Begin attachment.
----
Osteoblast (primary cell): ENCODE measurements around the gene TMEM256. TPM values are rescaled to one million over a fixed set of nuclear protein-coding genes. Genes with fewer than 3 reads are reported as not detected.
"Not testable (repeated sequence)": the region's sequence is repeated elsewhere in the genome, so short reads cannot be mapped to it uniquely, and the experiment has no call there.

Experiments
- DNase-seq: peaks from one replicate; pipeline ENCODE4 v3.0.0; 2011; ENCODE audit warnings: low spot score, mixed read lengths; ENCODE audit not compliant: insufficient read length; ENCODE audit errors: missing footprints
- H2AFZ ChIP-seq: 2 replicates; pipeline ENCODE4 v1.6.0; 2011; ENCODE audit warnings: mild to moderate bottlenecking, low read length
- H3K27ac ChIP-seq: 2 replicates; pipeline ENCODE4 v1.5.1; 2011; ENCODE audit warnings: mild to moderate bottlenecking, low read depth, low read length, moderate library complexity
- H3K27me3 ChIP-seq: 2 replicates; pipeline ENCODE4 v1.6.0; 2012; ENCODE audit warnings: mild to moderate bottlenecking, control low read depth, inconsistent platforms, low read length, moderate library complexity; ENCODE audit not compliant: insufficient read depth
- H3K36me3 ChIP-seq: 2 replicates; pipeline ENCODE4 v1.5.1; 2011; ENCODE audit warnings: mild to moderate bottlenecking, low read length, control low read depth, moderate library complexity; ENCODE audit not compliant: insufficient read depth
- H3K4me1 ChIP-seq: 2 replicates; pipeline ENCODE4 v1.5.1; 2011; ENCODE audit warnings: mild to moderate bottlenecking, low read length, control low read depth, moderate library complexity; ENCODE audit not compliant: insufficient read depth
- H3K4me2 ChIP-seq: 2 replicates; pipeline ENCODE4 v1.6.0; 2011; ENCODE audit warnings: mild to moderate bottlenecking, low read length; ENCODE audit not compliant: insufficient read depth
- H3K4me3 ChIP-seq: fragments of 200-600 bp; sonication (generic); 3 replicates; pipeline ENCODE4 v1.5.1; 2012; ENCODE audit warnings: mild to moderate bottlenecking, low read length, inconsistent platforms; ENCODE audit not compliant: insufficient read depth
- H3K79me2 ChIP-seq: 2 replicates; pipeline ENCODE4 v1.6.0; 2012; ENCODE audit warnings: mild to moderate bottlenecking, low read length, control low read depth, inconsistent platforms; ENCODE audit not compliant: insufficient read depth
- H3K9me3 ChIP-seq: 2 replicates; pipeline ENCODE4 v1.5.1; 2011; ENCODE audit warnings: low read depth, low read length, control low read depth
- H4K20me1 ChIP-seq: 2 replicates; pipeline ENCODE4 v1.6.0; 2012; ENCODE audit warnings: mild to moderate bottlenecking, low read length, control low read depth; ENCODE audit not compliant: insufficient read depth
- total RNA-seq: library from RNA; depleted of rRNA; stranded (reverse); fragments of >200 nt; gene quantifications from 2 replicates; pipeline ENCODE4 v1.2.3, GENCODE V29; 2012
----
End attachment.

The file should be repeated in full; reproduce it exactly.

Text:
Osteoblast (primary cell): ENCODE measurements around the gene TMEM256. TPM values are rescaled to one million over a fixed set of nuclear protein-coding genes. Genes with fewer than 3 reads are reported as not detected.
"Not testable (repeated sequence)": the region's sequence is repeated elsewhere in the genome, so short reads cannot be mapped to it uniquely, and the experiment has no call there.

Experiments
- DNase-seq: peaks from one replicate; pipeline ENCODE4 v3.0.0; 2011; ENCODE audit warnings: low spot score, mixed read lengths; ENCODE audit not compliant: insufficient read length; ENCODE audit errors: missing footprints
- H2AFZ ChIP-seq: 2 replicates; pipeline ENCODE4 v1.6.0; 2011; ENCODE audit warnings: mild to moderate bottlenecking, low read length
- H3K27ac ChIP-seq: 2 replicates; pipeline ENCODE4 v1.5.1; 2011; ENCODE audit warnings: mild to moderate bottlenecking, low read depth, low read length, moderate library complexity
- H3K27me3 ChIP-seq: 2 replicates; pipeline ENCODE4 v1.6.0; 2012; ENCODE audit warnings: mild to moderate bottlenecking, control low read depth, inconsistent platforms, low read length, moderate library complexity; ENCODE audit not compliant: insufficient read depth
- H3K36me3 ChIP-seq: 2 replicates; pipeline ENCODE4 v1.5.1; 2011; ENCODE audit warnings: mild to moderate bottlenecking, low read length, control low read depth, moderate library complexity; ENCODE audit not compliant: insufficient read depth
- H3K4me1 ChIP-seq: 2 replicates; pipeline ENCODE4 v1.5.1; 2011; ENCODE audit warnings: mild to moderate bottlenecking, low read length, control low read depth, moderate library complexity; ENCODE audit not compliant: insufficient read depth
- H3K4me2 ChIP-seq: 2 replicates; pipeline ENCODE4 v1.6.0; 2011; ENCODE audit warnings: mild to moderate bottlenecking, low read length; ENCODE audit not compliant: insufficient read depth
- H3K4me3 ChIP-seq: fragments of 200-600 bp; sonication (generic); 3 replicates; pipeline ENCODE4 v1.5.1; 2012; ENCODE audit warnings: mild to moderate bottlenecking, low read length, inconsistent platforms; ENCODE audit not compliant: insufficient read depth
- H3K79me2 ChIP-seq: 2 replicates; pipeline ENCODE4 v1.6.0; 2012; ENCODE audit warnings: mild to moderate bottlenecking, low read length, control low read depth, inconsistent platforms; ENCODE audit not compliant: insufficient read depth
- H3K9me3 ChIP-seq: 2 replicates; pipeline ENCODE4 v1.5.1; 2011; ENCODE audit warnings: low read depth, low read length, control low read depth
- H4K20me1 ChIP-seq: 2 replicates; pipeline ENCODE4 v1.6.0; 2012; ENCODE audit warnings: mild to moderate bottlenecking, low read length, control low read depth; ENCODE audit not compliant: insufficient read depth
- total RNA-seq: library from RNA; depleted of rRNA; stranded (reverse); fragments of >200 nt; gene quantifications from 2 replicates; pipeline ENCODE4 v1.2.3, GENCODE V29; 2012